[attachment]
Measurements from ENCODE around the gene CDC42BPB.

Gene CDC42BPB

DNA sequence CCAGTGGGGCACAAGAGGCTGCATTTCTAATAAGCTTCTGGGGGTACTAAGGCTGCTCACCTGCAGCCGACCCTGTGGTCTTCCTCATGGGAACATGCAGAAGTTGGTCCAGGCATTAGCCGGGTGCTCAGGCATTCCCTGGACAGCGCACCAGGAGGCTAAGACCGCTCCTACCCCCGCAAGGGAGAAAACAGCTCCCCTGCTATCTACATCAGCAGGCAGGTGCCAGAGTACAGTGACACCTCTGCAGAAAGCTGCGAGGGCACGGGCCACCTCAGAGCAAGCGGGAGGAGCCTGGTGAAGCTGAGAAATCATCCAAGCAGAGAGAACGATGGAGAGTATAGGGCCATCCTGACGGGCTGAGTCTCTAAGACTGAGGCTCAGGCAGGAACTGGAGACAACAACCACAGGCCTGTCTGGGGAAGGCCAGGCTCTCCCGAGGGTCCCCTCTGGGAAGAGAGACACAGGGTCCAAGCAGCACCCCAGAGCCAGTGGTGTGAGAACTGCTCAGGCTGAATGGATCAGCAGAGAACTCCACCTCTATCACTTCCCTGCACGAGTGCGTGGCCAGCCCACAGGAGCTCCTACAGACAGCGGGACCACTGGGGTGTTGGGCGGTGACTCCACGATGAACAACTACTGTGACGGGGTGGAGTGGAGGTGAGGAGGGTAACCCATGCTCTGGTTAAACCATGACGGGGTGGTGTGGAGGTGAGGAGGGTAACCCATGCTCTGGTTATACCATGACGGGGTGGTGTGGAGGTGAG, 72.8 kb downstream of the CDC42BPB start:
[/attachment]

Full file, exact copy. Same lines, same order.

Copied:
Measurements from ENCODE around the gene CDC42BPB.

Gene CDC42BPB

DNA sequence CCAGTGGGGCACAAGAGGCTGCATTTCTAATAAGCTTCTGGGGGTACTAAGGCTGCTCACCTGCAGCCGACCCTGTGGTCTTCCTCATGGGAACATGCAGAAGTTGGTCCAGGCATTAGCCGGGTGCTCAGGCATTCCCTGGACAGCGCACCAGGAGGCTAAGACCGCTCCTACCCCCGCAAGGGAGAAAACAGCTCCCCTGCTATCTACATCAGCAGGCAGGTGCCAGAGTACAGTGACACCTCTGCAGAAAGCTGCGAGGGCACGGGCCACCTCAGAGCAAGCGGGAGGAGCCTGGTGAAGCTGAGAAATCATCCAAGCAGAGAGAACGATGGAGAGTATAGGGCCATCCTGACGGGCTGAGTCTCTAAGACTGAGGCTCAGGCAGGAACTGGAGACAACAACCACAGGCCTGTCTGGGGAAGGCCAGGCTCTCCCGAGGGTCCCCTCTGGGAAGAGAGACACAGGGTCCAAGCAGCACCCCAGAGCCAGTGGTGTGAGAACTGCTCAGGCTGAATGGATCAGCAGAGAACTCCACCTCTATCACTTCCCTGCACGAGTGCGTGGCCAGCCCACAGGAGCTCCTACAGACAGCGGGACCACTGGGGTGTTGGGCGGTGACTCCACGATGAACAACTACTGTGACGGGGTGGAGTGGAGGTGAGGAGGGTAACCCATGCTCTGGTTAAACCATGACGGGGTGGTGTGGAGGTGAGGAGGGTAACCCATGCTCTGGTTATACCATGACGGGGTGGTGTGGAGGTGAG, 72.8 kb downstream of the CDC42BPB start: